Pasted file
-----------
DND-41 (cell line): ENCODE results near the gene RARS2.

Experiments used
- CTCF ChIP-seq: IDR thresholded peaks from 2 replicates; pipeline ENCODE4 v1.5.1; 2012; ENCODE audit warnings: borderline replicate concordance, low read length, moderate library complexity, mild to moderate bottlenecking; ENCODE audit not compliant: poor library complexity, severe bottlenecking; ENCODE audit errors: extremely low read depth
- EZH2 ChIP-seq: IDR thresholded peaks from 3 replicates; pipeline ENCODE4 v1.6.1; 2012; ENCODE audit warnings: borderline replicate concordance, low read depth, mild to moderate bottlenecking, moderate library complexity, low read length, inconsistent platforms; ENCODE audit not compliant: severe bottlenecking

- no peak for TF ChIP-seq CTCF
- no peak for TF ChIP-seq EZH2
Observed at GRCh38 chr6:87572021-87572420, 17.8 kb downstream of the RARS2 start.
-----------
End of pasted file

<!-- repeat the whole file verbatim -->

DND-41 (cell line): ENCODE results near the gene RARS2.

Experiments used
- CTCF ChIP-seq: IDR thresholded peaks from 2 replicates; pipeline ENCODE4 v1.5.1; 2012; ENCODE audit warnings: borderline replicate concordance, low read length, moderate library complexity, mild to moderate bottlenecking; ENCODE audit not compliant: poor library complexity, severe bottlenecking; ENCODE audit errors: extremely low read depth
- EZH2 ChIP-seq: IDR thresholded peaks from 3 replicates; pipeline ENCODE4 v1.6.1; 2012; ENCODE audit warnings: borderline replicate concordance, low read depth, mild to moderate bottlenecking, moderate library complexity, low read length, inconsistent platforms; ENCODE audit not compliant: severe bottlenecking

- no peak for TF ChIP-seq CTCF
- no peak for TF ChIP-seq EZH2
Observed at GRCh38 chr6:87572021-87572420, 17.8 kb downstream of the RARS2 start.